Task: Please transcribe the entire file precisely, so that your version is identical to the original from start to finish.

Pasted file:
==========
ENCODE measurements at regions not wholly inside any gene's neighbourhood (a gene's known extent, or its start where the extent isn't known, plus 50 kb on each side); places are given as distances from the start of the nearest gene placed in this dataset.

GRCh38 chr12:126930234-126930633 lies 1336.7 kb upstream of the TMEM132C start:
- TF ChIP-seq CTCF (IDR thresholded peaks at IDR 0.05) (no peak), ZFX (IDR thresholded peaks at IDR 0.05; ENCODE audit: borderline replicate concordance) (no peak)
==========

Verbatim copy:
ENCODE measurements at regions not wholly inside any gene's neighbourhood (a gene's known extent, or its start where the extent isn't known, plus 50 kb on each side); places are given as distances from the start of the nearest gene placed in this dataset.

GRCh38 chr12:126930234-126930633 lies 1336.7 kb upstream of the TMEM132C start:
- TF ChIP-seq CTCF (IDR thresholded peaks at IDR 0.05) (no peak), ZFX (IDR thresholded peaks at IDR 0.05; ENCODE audit: borderline replicate concordance) (no peak)